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There are literally hundreds of home loans available, with new products emerging all the time.
We can recommend a loan for your particular needs, help you to complete the paperwork, professionally package it with your supporting documents and submit it to your chosen lender.
If you want to do some homework first, pop your details into the clever loan option tool or work out monthly or fortnightly repayments with our calculator.
When you’re ready, get in touch with us to discuss the next steps. Here’s a snapshot of the main types of home loans and some of their pros and cons.
Standard variable loans are the most popular home loan in Australia. Interest rates go up or down over the life off the loan depending on the official rate set by the Reserve Bank of Australia and funding costs. Your regular repayments pay off both the interest and some of the principal.
You can also choose a basic variable loan, which offers a discounted interest rate but has fewer loan features, such as a redraw facility and repayment flexibility.
The interest rate is fixed for a certain period, usually the first one to five years of the loan. This means your regular repayments stay the same regardless of changes in interest rates. At the end of the fixed period you can decide whether to fix the rate again, at whatever rate lenders are offering, or move to a variable loan.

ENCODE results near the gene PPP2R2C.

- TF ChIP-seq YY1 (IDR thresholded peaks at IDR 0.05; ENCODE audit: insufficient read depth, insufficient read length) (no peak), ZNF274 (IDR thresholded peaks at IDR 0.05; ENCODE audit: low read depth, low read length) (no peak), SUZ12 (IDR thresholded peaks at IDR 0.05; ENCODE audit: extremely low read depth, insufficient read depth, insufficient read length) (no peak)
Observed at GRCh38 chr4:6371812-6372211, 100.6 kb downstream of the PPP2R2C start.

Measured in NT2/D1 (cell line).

Your loan amount is split, so one part is variable, and the other is fixed. You decide on the proportion of variable and fixed. You enjoy some of the flexibility of a variable loan along with the certainty of a fixed rate loan.
If interest rates rise, your regular repayments on the variable portion will too.
Only limited additional repayments of the fixed rate portion are allowed.
You will be penalised financially if you exit the fixed portion of the loan early.
You repay only the interest on the amount borrowed usually for the first one to five years of the loan, although some lenders offer longer terms. Because you’re not also paying off the principal, your monthly repayments are lower. At the end of the interest-only period, you begin to pay off both interest and principal. These loans are especially popular with investors who plan to pay off the principal when the property is sold, having achieved capital growth.
You can pay into and withdraw from your home loan every month, so long as you keep up the regular required repayments. Many people choose to have their salary paid into their line of credit account. This type of loan is good for people who want to maximise their income to pay off their mortgage quickly and/or who want maximum flexibility in their access to funds.
Originally designed for first-home buyers, but now available more widely, introductory loans offer a discounted interest rate for the first six to 12 months, before the rate reverts to the usual variable interest rate.
Popular with self-employed people, these loans require less documentation or proof of income than most, but often carry higher interest rates or require a larger deposit because of the perceived higher lender risk. In most cases you will be financially better off getting together full documentation for another type of loan. But if this isn’t possible, a low doc loan may be a good option to secure the funds you need.